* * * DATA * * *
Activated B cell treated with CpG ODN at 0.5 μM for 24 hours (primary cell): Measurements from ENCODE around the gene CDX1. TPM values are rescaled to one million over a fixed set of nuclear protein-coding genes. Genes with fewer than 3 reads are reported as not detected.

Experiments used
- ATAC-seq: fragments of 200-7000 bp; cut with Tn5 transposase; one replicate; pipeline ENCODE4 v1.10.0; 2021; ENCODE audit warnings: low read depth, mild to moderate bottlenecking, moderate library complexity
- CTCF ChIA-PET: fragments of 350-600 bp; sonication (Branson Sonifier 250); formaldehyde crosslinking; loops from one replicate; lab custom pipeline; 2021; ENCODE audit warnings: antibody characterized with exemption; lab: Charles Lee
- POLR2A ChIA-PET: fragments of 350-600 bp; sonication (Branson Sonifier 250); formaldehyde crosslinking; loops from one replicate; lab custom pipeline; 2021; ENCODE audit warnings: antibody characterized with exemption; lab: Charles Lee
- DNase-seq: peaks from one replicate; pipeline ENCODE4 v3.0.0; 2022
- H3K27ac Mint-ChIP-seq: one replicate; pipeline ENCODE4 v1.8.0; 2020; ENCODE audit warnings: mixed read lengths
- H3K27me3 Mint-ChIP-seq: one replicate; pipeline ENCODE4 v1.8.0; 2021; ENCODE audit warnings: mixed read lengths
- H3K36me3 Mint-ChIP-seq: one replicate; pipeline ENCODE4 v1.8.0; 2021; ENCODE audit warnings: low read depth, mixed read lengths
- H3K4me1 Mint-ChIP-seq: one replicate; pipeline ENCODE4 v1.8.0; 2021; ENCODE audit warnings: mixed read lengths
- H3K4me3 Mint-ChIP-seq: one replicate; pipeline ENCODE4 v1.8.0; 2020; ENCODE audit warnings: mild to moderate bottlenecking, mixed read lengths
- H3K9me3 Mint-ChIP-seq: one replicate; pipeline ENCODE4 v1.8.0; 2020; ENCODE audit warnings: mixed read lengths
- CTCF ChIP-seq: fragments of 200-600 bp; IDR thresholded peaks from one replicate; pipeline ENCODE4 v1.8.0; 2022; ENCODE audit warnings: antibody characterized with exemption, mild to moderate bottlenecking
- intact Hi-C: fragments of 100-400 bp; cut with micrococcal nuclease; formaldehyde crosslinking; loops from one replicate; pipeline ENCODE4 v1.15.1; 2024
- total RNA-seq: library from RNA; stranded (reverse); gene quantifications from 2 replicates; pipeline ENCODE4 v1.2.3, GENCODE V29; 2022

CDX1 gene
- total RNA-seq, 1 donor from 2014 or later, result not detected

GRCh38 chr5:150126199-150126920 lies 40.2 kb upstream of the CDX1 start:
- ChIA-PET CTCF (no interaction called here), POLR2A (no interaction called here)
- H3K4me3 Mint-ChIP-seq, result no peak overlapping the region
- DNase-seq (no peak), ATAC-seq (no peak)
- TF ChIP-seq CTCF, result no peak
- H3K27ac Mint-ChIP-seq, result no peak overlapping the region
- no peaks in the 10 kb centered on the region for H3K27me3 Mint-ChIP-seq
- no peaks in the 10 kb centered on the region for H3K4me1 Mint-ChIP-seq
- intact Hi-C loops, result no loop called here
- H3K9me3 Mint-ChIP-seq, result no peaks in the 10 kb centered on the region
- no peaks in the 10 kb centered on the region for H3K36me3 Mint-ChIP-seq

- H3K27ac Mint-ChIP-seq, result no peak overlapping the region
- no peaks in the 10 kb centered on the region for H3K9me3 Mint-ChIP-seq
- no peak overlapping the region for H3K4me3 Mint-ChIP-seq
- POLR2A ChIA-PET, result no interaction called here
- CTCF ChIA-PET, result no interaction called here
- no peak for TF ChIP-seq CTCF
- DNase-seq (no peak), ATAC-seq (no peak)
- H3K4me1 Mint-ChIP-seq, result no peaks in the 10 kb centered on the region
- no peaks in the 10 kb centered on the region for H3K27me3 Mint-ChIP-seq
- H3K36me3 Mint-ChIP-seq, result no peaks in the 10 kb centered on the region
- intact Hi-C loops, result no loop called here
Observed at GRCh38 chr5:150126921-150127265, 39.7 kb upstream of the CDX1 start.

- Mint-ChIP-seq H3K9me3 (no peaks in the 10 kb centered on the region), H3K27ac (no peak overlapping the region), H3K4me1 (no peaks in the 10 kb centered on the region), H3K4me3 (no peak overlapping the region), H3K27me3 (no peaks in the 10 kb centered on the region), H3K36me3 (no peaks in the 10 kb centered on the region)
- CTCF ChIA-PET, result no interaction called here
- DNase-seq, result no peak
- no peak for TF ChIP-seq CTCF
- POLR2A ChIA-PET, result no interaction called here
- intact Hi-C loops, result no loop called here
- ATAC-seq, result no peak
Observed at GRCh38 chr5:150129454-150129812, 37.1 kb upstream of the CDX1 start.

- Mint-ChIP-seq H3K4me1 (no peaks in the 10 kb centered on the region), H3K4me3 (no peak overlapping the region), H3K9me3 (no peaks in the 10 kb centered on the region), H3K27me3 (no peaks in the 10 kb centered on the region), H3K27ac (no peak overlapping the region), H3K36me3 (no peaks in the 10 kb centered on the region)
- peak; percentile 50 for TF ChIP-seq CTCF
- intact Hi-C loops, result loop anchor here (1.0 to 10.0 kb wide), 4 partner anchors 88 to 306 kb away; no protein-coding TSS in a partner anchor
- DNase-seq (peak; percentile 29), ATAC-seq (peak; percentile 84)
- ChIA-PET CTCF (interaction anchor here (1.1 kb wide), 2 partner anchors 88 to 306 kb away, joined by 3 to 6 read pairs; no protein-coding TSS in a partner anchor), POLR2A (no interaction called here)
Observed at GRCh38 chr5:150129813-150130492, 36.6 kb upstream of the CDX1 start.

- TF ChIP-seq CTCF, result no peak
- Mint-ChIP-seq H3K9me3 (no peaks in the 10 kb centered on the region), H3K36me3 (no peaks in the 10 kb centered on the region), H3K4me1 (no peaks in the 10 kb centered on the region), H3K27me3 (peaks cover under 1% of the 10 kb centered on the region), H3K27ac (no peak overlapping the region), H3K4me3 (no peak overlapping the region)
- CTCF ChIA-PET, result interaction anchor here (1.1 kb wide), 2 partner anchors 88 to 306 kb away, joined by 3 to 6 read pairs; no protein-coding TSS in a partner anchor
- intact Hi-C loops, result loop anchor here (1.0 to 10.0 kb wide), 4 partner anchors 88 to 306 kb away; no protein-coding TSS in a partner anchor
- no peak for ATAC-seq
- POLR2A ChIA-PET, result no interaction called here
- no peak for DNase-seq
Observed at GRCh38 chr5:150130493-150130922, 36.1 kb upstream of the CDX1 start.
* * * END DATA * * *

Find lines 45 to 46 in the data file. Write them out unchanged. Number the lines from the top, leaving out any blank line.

- POLR2A ChIA-PET, result no interaction called here
- intact Hi-C loops, result no loop called here